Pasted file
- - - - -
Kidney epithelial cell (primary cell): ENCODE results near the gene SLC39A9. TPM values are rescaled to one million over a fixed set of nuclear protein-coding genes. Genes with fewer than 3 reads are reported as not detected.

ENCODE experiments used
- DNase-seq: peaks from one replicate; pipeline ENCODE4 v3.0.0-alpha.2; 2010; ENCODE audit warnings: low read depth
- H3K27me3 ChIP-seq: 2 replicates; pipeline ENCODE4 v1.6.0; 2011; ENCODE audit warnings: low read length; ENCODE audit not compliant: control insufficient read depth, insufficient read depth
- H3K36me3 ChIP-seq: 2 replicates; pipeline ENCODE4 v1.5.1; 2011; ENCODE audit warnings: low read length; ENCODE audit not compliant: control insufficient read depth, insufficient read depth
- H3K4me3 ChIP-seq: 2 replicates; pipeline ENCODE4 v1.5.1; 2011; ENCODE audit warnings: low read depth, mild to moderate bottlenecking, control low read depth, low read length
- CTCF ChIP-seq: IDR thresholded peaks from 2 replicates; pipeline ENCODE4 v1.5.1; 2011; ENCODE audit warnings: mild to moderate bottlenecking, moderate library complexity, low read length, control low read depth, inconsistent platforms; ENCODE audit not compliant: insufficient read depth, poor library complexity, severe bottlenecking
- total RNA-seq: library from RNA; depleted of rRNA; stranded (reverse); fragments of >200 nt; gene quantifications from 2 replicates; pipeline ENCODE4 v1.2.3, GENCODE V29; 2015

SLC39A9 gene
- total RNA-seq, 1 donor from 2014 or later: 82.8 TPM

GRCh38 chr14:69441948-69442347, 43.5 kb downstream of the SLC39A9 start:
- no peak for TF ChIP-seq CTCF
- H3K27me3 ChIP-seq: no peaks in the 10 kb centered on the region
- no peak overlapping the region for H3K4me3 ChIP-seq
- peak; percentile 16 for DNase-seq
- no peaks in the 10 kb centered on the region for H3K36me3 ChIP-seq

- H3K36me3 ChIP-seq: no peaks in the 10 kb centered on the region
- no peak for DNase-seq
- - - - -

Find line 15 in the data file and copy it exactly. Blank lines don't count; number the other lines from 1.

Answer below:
- peak; percentile 16 for DNase-seq